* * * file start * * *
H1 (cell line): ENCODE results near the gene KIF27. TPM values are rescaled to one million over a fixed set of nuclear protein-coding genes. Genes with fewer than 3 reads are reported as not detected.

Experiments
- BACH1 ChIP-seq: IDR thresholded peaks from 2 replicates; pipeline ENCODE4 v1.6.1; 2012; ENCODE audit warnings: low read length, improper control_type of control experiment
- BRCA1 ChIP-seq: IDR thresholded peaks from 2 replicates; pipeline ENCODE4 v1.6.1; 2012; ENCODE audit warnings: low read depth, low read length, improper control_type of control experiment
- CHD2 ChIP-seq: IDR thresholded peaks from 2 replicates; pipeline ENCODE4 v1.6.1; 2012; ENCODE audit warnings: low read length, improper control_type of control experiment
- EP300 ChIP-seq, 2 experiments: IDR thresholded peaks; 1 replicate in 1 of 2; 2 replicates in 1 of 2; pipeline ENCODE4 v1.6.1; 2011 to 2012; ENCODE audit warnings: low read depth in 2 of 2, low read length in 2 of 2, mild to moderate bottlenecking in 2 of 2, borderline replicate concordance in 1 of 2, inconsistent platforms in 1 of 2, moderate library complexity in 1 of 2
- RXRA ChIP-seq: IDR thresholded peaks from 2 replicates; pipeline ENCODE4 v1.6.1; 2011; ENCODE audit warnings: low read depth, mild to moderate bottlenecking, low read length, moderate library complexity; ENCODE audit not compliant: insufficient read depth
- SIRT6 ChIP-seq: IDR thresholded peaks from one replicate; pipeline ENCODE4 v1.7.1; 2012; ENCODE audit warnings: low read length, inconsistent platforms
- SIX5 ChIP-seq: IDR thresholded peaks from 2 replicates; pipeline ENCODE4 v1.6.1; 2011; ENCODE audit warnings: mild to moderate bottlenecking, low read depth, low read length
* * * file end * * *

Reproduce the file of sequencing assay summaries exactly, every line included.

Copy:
H1 (cell line): ENCODE results near the gene KIF27. TPM values are rescaled to one million over a fixed set of nuclear protein-coding genes. Genes with fewer than 3 reads are reported as not detected.

Experiments
- BACH1 ChIP-seq: IDR thresholded peaks from 2 replicates; pipeline ENCODE4 v1.6.1; 2012; ENCODE audit warnings: low read length, improper control_type of control experiment
- BRCA1 ChIP-seq: IDR thresholded peaks from 2 replicates; pipeline ENCODE4 v1.6.1; 2012; ENCODE audit warnings: low read depth, low read length, improper control_type of control experiment
- CHD2 ChIP-seq: IDR thresholded peaks from 2 replicates; pipeline ENCODE4 v1.6.1; 2012; ENCODE audit warnings: low read length, improper control_type of control experiment
- EP300 ChIP-seq, 2 experiments: IDR thresholded peaks; 1 replicate in 1 of 2; 2 replicates in 1 of 2; pipeline ENCODE4 v1.6.1; 2011 to 2012; ENCODE audit warnings: low read depth in 2 of 2, low read length in 2 of 2, mild to moderate bottlenecking in 2 of 2, borderline replicate concordance in 1 of 2, inconsistent platforms in 1 of 2, moderate library complexity in 1 of 2
- RXRA ChIP-seq: IDR thresholded peaks from 2 replicates; pipeline ENCODE4 v1.6.1; 2011; ENCODE audit warnings: low read depth, mild to moderate bottlenecking, low read length, moderate library complexity; ENCODE audit not compliant: insufficient read depth
- SIRT6 ChIP-seq: IDR thresholded peaks from one replicate; pipeline ENCODE4 v1.7.1; 2012; ENCODE audit warnings: low read length, inconsistent platforms
- SIX5 ChIP-seq: IDR thresholded peaks from 2 replicates; pipeline ENCODE4 v1.6.1; 2011; ENCODE audit warnings: mild to moderate bottlenecking, low read depth, low read length